Alex Pitts, National Partnerships Manager, said “I’m really excited to be able to finally release our 2019 Impact Report. It reflects the hard work everyone in the charity put in last year and the fantastic results that it yielded. We’re currently working hard towards achieving our strategic aims, despite some adaptations we have had to make in 2020 due to the Coronavirus pandemic. We continue to develop projects, partnerships and engagement to maximise opportunities and our capacity for all.”

Please find attached both a PDF and plain-text version of the British Blind Sport 2019 Impact Report for your reference and to share as you deem appropriate.

For more information on the British Blind Sport 2019 Impact Report, please contact alex@britishblindsport.org.uk or phone 01926 424247

 

British Blind Sport 2019 Impact Report!

British Blind Sport 2019 Impact Report!

British Blind Sport find the top three reasons for taking part in physical activity as “being healthy”, “feeling good” and “enjoyment” in latest Impact Report for 2019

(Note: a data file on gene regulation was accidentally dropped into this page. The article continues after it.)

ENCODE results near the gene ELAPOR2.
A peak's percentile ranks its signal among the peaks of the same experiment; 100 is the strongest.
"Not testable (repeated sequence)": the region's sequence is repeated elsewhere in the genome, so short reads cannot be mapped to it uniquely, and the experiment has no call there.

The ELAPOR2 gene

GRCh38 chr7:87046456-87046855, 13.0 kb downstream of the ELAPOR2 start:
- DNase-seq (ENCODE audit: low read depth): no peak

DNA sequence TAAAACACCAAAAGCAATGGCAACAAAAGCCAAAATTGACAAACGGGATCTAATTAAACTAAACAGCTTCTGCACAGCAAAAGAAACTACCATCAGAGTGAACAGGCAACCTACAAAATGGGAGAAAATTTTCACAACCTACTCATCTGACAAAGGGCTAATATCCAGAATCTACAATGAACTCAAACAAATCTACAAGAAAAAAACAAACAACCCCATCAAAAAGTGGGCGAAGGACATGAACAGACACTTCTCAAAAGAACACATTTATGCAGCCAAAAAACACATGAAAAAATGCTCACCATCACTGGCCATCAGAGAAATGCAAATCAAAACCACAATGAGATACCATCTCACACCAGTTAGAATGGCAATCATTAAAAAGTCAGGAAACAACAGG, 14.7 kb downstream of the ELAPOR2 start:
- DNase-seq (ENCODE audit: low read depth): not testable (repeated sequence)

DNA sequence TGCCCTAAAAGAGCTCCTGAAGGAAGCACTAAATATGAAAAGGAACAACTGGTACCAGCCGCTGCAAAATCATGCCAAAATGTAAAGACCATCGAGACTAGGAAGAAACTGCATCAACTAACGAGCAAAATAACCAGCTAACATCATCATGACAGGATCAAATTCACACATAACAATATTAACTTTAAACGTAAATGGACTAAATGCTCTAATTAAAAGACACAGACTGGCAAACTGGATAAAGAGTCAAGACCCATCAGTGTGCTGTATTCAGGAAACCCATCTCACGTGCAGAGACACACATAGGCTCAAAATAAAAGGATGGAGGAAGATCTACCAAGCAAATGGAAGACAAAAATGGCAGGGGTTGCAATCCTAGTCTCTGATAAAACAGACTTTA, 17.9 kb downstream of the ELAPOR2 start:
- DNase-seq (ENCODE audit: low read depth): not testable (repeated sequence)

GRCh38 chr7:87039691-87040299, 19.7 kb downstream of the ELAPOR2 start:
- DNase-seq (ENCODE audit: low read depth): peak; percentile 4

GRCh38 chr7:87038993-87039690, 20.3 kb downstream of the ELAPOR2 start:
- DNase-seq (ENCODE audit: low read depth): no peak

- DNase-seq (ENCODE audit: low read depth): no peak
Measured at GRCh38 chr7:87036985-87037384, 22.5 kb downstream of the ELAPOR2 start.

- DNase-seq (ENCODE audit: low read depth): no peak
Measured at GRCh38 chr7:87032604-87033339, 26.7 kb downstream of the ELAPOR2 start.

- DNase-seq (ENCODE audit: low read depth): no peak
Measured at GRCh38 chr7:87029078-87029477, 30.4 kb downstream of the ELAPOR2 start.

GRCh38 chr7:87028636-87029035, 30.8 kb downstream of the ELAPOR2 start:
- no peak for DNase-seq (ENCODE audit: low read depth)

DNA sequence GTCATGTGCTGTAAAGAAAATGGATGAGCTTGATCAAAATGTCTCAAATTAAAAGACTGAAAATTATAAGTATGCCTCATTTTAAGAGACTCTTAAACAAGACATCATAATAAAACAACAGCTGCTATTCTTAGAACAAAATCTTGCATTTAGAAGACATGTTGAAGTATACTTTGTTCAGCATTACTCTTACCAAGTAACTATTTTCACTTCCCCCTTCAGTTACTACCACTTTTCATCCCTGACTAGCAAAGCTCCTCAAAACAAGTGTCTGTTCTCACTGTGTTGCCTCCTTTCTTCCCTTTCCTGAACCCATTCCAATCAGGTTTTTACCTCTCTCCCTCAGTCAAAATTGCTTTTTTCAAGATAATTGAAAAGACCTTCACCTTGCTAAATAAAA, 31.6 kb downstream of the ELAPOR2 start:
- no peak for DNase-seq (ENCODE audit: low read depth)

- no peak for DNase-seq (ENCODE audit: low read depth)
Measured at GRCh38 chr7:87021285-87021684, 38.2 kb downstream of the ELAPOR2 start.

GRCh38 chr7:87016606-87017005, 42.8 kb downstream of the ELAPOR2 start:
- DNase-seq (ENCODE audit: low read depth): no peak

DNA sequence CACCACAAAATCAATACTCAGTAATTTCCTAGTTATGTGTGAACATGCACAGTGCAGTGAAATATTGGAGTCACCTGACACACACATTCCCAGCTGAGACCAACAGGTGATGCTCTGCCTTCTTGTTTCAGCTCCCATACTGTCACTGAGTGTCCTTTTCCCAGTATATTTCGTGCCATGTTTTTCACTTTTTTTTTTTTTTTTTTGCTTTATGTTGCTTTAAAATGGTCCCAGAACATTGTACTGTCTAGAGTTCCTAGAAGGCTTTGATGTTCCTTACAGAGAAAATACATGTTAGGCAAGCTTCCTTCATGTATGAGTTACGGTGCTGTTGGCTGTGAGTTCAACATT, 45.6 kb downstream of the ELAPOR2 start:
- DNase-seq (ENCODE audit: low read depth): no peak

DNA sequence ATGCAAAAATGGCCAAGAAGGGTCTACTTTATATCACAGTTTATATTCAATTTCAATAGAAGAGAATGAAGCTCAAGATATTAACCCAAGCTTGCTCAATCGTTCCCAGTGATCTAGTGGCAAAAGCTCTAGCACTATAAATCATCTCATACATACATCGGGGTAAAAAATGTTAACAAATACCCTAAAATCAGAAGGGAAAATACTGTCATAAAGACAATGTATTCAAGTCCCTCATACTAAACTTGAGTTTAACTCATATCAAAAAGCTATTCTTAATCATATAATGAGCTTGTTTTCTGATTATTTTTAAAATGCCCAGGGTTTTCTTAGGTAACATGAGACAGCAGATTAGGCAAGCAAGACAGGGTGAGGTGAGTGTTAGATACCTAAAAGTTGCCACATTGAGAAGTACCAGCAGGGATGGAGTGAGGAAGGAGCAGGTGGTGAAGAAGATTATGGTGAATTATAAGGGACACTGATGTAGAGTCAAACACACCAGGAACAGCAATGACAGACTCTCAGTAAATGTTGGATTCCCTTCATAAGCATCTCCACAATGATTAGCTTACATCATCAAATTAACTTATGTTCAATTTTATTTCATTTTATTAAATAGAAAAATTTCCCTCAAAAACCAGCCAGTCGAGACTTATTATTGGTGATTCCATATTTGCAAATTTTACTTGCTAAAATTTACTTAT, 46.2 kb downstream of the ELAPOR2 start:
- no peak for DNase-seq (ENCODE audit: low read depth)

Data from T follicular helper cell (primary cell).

British Blind Sport (BBS) has released its 2019 Impact Report, focussing on the developments and results the charity saw throughout last year.

British Blind Sport, the national disability sport organisation for people with a visual impairment, saw its membership grow to 1217 people by the end of 2019, with 59% of those being under 18 years of age. During 2019, the charity processed 260 sight classifications across the UK, to enable people to take part in competitive sport.

The report shows that, during 2019, the most popular reasons for taking part in physical activity were being healthy, feeling good and enjoyment. The report also showed that 78% of British Blind Sport members were meeting the Chief Medical Officers recommendations of 150 minutes of moderate exercise per week.

BBS found that the most participated in activities for people with sight loss were Swimming, Walking and Cricket during 2019, with the most attended BBS events being the National Youth Swimming Gala and Have a Go Days. Both of these events received excellent feedback for 2019, with 100% of attendants responding that they had fun and would take part again in a similar event.